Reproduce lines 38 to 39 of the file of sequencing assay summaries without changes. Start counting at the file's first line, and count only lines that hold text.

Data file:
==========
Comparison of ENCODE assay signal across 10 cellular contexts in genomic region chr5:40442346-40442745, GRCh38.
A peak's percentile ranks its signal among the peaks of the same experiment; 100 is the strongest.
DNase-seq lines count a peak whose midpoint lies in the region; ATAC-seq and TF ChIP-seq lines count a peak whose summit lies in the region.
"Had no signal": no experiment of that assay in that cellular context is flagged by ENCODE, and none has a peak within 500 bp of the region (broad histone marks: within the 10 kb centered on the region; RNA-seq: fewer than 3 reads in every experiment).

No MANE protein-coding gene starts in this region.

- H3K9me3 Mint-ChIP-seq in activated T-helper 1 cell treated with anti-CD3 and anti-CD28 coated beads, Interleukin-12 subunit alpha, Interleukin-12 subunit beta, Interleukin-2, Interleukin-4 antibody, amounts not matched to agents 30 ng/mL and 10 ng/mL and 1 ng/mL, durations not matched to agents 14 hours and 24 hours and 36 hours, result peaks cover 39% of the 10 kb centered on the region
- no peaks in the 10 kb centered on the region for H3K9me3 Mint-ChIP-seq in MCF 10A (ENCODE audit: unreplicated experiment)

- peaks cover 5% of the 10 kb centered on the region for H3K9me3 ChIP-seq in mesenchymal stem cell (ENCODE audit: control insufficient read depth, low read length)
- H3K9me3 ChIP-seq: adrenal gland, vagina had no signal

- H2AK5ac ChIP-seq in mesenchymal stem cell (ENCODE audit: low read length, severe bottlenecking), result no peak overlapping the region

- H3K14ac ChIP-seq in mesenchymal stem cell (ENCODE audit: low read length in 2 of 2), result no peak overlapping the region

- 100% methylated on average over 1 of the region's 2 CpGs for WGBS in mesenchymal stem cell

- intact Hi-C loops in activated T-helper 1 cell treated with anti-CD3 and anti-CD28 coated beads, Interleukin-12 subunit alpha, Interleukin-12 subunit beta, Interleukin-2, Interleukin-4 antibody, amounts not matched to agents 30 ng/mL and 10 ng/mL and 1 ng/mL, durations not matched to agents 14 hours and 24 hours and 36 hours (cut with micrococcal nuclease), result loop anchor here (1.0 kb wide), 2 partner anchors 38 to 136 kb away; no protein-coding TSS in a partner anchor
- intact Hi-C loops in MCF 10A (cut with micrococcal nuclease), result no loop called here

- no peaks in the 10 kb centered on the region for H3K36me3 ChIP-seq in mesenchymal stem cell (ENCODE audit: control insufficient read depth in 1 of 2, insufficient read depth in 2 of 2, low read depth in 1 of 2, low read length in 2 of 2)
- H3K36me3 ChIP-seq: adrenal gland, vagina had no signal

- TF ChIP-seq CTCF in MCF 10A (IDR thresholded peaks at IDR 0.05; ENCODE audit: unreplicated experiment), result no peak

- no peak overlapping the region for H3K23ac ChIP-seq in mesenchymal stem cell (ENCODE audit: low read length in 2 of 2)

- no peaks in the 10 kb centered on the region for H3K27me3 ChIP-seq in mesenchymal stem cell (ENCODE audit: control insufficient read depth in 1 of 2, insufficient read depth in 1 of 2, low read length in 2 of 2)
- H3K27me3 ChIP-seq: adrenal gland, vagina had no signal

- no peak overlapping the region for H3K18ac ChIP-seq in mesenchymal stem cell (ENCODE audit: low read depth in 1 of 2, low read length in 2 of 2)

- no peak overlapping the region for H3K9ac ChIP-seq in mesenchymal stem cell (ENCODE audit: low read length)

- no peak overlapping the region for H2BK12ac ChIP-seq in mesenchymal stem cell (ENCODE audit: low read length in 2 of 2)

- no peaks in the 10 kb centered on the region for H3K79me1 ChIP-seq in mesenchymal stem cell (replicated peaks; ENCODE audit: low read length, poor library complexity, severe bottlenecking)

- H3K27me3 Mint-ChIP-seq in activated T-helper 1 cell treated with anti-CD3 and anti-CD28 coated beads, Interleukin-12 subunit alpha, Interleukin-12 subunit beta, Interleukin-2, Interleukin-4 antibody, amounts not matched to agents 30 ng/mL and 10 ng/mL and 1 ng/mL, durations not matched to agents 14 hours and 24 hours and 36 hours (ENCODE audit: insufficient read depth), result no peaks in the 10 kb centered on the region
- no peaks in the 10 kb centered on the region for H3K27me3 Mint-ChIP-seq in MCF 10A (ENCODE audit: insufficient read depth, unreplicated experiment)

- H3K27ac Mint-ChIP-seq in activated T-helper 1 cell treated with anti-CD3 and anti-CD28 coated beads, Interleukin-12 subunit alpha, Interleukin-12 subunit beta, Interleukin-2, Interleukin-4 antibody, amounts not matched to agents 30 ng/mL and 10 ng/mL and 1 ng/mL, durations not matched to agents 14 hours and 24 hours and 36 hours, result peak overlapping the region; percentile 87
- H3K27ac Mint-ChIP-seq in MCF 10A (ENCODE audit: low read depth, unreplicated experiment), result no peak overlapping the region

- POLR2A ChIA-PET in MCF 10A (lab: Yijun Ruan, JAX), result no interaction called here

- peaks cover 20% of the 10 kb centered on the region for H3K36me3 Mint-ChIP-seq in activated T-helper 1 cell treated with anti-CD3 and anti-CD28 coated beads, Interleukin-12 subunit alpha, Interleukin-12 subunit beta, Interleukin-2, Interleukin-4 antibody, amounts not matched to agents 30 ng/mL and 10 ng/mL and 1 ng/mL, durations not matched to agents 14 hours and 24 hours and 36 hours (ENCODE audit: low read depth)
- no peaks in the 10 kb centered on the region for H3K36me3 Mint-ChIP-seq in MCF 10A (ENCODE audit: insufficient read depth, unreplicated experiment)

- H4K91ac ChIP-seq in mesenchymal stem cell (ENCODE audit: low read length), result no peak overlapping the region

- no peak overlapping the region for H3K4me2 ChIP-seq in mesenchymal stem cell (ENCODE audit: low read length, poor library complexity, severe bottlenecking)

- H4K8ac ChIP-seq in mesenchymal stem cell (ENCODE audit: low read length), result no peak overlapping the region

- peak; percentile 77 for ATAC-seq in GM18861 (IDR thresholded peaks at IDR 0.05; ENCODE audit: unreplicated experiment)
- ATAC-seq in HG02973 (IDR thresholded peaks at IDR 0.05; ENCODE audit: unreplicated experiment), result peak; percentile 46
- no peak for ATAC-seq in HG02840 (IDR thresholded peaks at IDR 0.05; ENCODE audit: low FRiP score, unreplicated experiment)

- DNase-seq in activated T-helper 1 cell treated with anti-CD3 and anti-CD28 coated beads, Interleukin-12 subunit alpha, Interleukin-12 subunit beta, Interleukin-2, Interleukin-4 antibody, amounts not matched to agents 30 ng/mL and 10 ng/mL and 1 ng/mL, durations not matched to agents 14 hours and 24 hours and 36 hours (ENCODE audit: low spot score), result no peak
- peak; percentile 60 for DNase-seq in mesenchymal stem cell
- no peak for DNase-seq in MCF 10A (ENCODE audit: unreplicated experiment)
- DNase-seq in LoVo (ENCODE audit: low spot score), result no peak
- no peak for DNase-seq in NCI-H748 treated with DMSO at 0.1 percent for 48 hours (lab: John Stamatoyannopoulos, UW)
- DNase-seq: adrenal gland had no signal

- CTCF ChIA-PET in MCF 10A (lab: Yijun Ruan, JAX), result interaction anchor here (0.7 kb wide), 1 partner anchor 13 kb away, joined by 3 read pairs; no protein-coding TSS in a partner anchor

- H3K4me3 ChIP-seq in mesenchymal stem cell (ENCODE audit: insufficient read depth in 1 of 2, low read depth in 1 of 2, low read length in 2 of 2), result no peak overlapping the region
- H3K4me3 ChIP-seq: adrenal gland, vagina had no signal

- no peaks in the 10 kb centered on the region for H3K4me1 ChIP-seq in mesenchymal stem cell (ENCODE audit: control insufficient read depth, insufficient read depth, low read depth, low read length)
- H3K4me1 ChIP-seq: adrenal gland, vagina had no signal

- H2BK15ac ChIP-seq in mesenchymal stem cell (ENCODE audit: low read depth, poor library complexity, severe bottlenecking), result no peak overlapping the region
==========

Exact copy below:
- DNase-seq in activated T-helper 1 cell treated with anti-CD3 and anti-CD28 coated beads, Interleukin-12 subunit alpha, Interleukin-12 subunit beta, Interleukin-2, Interleukin-4 antibody, amounts not matched to agents 30 ng/mL and 10 ng/mL and 1 ng/mL, durations not matched to agents 14 hours and 24 hours and 36 hours (ENCODE audit: low spot score), result no peak
- peak; percentile 60 for DNase-seq in mesenchymal stem cell